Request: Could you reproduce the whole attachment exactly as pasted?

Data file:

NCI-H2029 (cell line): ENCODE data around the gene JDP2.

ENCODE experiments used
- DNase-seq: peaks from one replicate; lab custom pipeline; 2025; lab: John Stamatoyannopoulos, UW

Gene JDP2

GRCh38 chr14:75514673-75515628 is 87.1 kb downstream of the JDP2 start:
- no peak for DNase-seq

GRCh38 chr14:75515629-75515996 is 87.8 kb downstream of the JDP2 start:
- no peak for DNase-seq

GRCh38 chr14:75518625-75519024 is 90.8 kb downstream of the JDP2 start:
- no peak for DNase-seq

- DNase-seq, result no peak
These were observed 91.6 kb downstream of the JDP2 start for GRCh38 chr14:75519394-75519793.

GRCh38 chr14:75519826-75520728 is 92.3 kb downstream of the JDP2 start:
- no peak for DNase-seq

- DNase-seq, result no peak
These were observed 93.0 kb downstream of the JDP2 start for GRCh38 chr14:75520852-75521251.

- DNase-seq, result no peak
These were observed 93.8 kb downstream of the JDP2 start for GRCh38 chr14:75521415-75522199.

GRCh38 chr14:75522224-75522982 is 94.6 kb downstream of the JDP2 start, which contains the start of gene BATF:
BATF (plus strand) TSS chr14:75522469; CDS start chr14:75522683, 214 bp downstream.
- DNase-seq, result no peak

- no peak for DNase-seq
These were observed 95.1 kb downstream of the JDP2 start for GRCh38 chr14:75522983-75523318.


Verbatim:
NCI-H2029 (cell line): ENCODE data around the gene JDP2.

ENCODE experiments used
- DNase-seq: peaks from one replicate; lab custom pipeline; 2025; lab: John Stamatoyannopoulos, UW

Gene JDP2

GRCh38 chr14:75514673-75515628 is 87.1 kb downstream of the JDP2 start:
- no peak for DNase-seq

GRCh38 chr14:75515629-75515996 is 87.8 kb downstream of the JDP2 start:
- no peak for DNase-seq

GRCh38 chr14:75518625-75519024 is 90.8 kb downstream of the JDP2 start:
- no peak for DNase-seq

- DNase-seq, result no peak
These were observed 91.6 kb downstream of the JDP2 start for GRCh38 chr14:75519394-75519793.

GRCh38 chr14:75519826-75520728 is 92.3 kb downstream of the JDP2 start:
- no peak for DNase-seq

- DNase-seq, result no peak
These were observed 93.0 kb downstream of the JDP2 start for GRCh38 chr14:75520852-75521251.

- DNase-seq, result no peak
These were observed 93.8 kb downstream of the JDP2 start for GRCh38 chr14:75521415-75522199.

GRCh38 chr14:75522224-75522982 is 94.6 kb downstream of the JDP2 start, which contains the start of gene BATF:
BATF (plus strand) TSS chr14:75522469; CDS start chr14:75522683, 214 bp downstream.
- DNase-seq, result no peak

- no peak for DNase-seq
These were observed 95.1 kb downstream of the JDP2 start for GRCh38 chr14:75522983-75523318.